We met last night for our Western Night at the Movies get-together and Robert Nott chose two truly “Wild West” features.
The first was FRONTIER MARSHAL (1939) one of the first films to tell the story of Wyatt Earp and the gunfight at the O.K. Corral. FRONTIER MARSHAL does have Wyatt Earp (played by Randolph Scott) in the town of Tombstone and there is a gunfight at the O.K. Corral, but that pretty much is the extent of the history presented in the film. But don’t get me wrong. It’s that so much is eliminated, changed, and made up that makes it so enjoyable.
It doesn’t have Doc Holliday, but does have Doc Halliday (Cesar Romero). And his former love interest (Nancy Kelly) comes to Tombstone looking for him. There’s also a dance hall girl (Binnie Barnes) who loves Doc. If this sounds familiar, it should. A few years after this film came out, John Ford made MY DARLING CLEMENTINE, also produced by 20th Century-Fox. Both films were based on the same novel written by Stuart N. Lake and both films toss much of the history out the window. They also feature actor Charlie Stevens in the role of Indian Charlie who Earp drags out of a saloon early in both films.
But while CLEMENTINE is the superior film, with better actors and a superb visual style, it’s hard not to like FRONTIER MARSHAL for it’s, well, let’s call it audacity. For one thing, Binnie Barnes plays her dance hall girl like a moll from a James Cagney gangster movie. The only thing missing is the gum chewing. And there’s the climactic gunfight with Earp going to face the bad guys at the O.K. Corral, alone, and at night!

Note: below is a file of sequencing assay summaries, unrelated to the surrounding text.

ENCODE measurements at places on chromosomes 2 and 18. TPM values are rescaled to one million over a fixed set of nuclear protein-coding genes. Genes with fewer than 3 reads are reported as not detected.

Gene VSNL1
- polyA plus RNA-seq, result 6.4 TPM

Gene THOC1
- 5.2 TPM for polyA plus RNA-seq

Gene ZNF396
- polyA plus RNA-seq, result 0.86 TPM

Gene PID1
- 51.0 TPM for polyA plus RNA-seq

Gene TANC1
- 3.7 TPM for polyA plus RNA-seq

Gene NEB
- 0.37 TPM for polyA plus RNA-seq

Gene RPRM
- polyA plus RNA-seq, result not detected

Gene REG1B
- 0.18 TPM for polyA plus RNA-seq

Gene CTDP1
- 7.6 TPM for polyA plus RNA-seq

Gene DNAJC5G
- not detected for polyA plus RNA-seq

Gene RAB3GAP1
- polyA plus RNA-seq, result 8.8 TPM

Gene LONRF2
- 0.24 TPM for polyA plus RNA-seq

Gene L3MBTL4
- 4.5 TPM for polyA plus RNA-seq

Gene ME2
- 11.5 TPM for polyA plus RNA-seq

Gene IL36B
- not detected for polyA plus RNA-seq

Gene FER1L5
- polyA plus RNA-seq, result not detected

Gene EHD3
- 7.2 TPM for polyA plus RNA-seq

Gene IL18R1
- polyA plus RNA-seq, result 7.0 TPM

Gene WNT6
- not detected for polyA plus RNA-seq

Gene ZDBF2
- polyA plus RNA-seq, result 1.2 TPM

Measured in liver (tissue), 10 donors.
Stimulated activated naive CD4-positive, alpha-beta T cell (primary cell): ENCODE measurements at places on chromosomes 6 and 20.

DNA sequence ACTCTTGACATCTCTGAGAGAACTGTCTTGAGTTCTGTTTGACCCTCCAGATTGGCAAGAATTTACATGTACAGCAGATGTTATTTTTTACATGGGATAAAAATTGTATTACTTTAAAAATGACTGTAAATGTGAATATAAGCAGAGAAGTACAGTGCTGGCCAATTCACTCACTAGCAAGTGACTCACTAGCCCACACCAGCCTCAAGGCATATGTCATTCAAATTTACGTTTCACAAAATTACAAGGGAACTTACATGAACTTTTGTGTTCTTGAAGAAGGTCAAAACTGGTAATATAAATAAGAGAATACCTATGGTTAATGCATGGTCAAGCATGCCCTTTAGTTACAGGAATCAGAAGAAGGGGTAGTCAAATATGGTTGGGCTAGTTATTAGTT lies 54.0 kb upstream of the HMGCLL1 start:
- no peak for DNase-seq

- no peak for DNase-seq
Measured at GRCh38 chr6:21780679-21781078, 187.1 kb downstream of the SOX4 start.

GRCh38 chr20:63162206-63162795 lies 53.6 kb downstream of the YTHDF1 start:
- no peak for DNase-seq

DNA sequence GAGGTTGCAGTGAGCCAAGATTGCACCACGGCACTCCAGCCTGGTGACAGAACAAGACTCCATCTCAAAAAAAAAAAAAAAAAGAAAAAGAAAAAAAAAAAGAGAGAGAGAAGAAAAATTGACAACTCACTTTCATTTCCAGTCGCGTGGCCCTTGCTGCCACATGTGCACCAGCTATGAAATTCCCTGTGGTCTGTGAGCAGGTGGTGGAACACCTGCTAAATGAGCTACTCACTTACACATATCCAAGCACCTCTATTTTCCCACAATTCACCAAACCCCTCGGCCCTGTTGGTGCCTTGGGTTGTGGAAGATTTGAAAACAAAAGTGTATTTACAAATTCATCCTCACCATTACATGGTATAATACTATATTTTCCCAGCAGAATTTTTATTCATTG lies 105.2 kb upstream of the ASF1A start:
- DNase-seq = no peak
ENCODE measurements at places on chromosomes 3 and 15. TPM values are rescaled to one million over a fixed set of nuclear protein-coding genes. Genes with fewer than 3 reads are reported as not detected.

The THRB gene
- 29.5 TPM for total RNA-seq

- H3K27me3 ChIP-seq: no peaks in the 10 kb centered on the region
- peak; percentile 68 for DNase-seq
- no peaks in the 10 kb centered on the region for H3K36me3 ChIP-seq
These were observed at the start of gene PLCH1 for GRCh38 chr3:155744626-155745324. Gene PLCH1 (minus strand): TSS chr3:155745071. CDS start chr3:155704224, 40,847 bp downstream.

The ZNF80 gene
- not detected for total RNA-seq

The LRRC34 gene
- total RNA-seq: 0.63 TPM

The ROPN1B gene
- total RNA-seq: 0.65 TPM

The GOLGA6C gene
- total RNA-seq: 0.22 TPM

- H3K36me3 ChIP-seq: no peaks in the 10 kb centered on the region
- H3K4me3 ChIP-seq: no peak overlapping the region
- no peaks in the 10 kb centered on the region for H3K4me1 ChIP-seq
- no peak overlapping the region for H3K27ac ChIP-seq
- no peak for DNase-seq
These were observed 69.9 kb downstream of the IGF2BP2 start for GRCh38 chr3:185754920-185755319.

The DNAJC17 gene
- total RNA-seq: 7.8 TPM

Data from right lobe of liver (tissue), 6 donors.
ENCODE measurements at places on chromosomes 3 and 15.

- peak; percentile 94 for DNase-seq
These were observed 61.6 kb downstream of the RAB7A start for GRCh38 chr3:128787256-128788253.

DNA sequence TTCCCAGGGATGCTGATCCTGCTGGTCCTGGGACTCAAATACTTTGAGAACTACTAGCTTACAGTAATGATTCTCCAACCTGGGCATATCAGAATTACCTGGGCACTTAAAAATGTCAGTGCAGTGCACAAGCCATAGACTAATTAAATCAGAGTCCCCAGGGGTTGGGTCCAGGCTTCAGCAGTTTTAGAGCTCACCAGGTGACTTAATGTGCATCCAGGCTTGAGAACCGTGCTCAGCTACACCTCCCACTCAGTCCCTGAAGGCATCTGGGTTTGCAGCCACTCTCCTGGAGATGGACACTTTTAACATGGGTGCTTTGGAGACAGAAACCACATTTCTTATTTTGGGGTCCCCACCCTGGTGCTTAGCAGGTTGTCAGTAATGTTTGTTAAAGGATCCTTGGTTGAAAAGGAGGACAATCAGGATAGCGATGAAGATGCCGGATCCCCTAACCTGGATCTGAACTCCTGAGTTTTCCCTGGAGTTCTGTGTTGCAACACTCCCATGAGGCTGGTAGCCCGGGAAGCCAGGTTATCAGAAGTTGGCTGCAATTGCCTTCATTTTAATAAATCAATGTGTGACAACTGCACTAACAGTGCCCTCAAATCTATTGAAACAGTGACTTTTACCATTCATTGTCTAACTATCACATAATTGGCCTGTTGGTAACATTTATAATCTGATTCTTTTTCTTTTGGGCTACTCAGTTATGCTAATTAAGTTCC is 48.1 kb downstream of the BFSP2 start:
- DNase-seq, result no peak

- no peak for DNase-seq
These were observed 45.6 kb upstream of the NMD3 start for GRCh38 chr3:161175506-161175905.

Directed by journeyman filmmaker Allan Dwan, best known for SANDS OF IWO JIMA starring John Wayne, MARSHAL is a fairly tight 71 minutes, though some of the dialogue scenes in the middle tend to drag.
However, Dwan’s next Western, TRAIL OF THE VIGILANTES, released the following year and running 79 minutes, showcased his expertise at directing action, something he learned during his silent film days making adventure films with Douglas Fairbanks.
TRAIL tells the story of an undercover investigator (Franchot Tone) sent to Pleasant Valley to investigate the murder of a newspaper reporter. Along with Broderick Crawford as a gruff cowboy and Andy Devine as comic relief, there are a couple of barroom fights, wild shootouts, a chase across rooftops, as well as some fancy horseback riding, crazy bullfighting (though the bull appears to be a cow with horns taped on) and slapstick galore. After watching it, we all agreed that “madcap” pretty much summed it up.
FRONTIER MARSHAL and TRIAL OF THE VIGILANTES are available on youtube.
Along with Robert, an award-winning journalist and author of THE FILMS OF BUDD BOETTICHER, our group includes Johnny D. Boggs, a record eight-time Spur Award winning author, Kirk Ellis, Emmy award-winning screenwriter and producer of HBO’s JOHN ADAMS and TNT’s INTO THE WEST, and David Morrell, award-winning author and New York Times best-selling author of FIRST BLOOD and MURDER AS A FINE ART.